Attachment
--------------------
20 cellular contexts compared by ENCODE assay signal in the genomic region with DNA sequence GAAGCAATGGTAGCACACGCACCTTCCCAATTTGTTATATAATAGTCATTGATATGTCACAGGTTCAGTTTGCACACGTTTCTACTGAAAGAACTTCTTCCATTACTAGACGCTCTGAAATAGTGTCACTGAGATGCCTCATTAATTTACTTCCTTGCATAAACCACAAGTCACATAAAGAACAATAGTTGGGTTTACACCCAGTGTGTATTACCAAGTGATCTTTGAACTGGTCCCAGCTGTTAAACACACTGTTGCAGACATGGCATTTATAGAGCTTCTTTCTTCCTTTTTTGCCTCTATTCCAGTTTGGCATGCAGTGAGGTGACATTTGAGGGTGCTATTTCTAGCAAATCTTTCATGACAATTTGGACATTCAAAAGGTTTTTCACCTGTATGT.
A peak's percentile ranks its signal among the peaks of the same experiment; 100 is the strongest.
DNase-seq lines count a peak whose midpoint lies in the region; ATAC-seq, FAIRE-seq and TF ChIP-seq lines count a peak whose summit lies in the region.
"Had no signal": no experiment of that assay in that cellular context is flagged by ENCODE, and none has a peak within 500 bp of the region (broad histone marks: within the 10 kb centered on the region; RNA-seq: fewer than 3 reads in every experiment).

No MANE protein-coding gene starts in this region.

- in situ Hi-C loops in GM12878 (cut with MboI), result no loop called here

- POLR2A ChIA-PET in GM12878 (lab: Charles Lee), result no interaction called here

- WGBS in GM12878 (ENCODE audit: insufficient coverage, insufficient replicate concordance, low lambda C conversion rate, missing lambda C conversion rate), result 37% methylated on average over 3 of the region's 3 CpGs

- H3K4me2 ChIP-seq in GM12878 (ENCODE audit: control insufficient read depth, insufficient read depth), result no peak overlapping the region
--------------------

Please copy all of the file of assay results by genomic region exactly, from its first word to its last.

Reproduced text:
20 cellular contexts compared by ENCODE assay signal in the genomic region with DNA sequence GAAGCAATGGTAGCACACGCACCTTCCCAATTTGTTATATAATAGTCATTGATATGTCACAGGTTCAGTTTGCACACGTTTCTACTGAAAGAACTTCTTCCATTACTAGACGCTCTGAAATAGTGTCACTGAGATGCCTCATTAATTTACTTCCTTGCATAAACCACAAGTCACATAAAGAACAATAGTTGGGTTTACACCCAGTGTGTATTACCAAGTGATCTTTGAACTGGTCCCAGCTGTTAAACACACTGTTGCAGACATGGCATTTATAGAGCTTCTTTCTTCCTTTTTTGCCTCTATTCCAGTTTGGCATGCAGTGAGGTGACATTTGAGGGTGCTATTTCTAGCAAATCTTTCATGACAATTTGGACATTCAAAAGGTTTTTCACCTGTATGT.
A peak's percentile ranks its signal among the peaks of the same experiment; 100 is the strongest.
DNase-seq lines count a peak whose midpoint lies in the region; ATAC-seq, FAIRE-seq and TF ChIP-seq lines count a peak whose summit lies in the region.
"Had no signal": no experiment of that assay in that cellular context is flagged by ENCODE, and none has a peak within 500 bp of the region (broad histone marks: within the 10 kb centered on the region; RNA-seq: fewer than 3 reads in every experiment).

No MANE protein-coding gene starts in this region.

- in situ Hi-C loops in GM12878 (cut with MboI), result no loop called here

- POLR2A ChIA-PET in GM12878 (lab: Charles Lee), result no interaction called here

- WGBS in GM12878 (ENCODE audit: insufficient coverage, insufficient replicate concordance, low lambda C conversion rate, missing lambda C conversion rate), result 37% methylated on average over 3 of the region's 3 CpGs

- H3K4me2 ChIP-seq in GM12878 (ENCODE audit: control insufficient read depth, insufficient read depth), result no peak overlapping the region